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A briefing note from insurance broker Griffith & Armour likens toxic mould with a terrorist attack, writes Austin Williams . It states that 'while some might regard the reaction as premature, the industry is moving swiftly to exclude toxic mould cover in its entirety'.

By relying on the runaway risk-averse compensation cover of US legislative practice which is rapidly infecting UK practice, rather than on any scientific appraisal of the actual risk, they have produced a specimen policy exclusion clause which reads, inter alia : 'This insurance does not apply to: (a) any material product, building component, building or structure that contains, harbours or nurtures or acts as a medium for any fifungus(i)flor fispore(s)fl to the extent that it results in causes or contributes to such injury or damage; and (b) any supervision instructions, recommendations, warnings or advice given or which should have been given etc, etc.'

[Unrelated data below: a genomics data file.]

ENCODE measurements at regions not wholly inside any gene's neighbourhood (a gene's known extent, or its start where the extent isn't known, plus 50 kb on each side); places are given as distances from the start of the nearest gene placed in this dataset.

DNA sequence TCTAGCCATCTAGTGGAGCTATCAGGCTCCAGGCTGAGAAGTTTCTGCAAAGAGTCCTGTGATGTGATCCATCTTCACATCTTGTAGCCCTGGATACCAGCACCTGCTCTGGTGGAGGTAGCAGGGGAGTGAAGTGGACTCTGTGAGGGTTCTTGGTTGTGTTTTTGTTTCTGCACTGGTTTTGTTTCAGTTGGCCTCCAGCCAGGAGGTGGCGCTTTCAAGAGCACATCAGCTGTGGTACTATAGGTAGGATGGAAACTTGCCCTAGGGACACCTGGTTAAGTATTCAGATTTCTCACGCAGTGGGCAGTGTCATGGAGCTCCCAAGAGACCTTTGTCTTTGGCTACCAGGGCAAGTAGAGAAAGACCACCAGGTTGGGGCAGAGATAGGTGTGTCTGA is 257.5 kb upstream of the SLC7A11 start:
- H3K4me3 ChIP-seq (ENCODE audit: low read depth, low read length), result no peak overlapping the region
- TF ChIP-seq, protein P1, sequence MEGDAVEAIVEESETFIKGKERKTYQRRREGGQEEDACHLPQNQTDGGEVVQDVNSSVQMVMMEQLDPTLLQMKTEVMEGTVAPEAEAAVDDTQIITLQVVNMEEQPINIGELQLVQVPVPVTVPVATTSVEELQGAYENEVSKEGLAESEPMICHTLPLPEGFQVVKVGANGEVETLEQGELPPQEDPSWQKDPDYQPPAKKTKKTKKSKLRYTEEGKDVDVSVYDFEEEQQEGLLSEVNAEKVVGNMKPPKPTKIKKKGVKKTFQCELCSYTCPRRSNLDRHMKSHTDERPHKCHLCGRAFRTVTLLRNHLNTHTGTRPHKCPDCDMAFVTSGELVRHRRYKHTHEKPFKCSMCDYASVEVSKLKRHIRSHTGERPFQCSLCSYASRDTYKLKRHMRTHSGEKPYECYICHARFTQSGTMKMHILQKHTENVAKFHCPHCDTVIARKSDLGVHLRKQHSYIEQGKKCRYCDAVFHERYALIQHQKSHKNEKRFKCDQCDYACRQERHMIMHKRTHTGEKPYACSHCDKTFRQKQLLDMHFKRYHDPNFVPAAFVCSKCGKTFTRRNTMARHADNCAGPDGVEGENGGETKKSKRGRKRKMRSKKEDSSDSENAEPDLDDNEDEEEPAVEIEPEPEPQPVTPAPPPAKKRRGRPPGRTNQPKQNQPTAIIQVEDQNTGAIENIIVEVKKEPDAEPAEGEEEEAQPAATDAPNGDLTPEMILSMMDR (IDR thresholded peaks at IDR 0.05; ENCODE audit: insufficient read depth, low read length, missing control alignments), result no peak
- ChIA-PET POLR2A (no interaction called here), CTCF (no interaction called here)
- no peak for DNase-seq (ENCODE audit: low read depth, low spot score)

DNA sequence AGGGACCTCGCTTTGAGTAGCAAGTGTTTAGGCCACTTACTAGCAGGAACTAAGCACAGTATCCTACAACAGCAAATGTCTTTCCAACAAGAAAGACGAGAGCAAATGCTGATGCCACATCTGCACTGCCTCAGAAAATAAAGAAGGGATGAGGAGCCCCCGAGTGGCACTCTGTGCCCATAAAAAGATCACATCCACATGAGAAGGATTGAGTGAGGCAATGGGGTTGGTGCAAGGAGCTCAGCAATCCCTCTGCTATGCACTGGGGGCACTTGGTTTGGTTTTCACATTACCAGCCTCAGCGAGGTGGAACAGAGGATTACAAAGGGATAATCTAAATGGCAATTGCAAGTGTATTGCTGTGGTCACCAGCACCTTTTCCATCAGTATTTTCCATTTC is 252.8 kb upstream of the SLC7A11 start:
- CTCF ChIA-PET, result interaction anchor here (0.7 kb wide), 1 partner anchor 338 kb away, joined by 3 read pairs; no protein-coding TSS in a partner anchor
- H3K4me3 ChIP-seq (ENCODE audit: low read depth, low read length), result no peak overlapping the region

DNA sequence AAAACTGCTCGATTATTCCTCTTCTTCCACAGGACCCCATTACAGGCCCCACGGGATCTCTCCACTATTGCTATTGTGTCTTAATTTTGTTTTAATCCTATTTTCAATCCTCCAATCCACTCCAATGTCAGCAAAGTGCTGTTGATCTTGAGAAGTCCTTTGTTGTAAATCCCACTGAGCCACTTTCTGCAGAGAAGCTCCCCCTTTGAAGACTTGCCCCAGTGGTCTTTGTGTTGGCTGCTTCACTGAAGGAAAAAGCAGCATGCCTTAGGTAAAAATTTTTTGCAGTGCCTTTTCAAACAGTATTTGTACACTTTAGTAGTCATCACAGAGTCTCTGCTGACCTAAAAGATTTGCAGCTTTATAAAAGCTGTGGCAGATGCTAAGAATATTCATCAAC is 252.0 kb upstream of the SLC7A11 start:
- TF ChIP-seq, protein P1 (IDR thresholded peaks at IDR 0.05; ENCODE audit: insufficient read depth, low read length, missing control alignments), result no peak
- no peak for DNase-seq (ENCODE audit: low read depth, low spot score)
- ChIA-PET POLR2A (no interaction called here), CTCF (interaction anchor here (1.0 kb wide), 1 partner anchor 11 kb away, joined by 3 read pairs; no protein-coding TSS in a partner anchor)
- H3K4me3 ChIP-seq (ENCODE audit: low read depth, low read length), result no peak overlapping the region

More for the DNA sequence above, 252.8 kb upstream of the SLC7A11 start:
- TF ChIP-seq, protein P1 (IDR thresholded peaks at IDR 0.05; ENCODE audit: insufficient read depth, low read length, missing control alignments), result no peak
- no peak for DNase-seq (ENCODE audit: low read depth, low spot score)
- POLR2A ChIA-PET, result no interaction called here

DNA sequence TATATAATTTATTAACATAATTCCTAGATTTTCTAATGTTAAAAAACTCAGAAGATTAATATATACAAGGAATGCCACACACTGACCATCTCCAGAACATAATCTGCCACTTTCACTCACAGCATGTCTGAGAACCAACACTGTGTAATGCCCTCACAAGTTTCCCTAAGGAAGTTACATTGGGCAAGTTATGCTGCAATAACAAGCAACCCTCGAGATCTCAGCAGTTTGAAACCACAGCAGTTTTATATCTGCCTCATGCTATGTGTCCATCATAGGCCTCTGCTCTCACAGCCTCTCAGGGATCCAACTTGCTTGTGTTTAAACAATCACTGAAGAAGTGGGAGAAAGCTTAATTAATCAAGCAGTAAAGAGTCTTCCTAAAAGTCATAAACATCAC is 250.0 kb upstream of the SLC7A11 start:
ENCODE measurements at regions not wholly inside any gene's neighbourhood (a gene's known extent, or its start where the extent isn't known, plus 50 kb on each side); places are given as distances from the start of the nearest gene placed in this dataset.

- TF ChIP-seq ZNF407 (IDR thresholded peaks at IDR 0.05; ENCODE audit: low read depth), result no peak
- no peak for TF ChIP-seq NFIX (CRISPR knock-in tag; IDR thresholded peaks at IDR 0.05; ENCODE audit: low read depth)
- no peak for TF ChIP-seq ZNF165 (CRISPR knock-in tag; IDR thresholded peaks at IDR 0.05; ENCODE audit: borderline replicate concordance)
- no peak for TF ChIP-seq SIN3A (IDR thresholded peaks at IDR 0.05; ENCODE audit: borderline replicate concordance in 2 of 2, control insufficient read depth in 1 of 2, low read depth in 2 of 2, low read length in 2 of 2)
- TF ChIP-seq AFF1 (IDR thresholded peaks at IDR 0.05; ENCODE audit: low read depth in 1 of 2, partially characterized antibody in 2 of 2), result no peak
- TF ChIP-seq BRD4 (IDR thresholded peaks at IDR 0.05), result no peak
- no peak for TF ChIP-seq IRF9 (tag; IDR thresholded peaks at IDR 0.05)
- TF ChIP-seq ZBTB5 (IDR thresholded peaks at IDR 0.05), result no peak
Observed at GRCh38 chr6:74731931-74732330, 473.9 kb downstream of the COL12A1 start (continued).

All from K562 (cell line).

Withdrawing insurance cover until declarations are obtained from the design team in accordance with (a) above shifts liability, but fortunately, in real heath-risk terms, it is a minimal liability.However, in an increasingly claims-aware world, flagging up issues like this will inevitably have a tendency to aggravate the trend, until, that is, common sense prevails.

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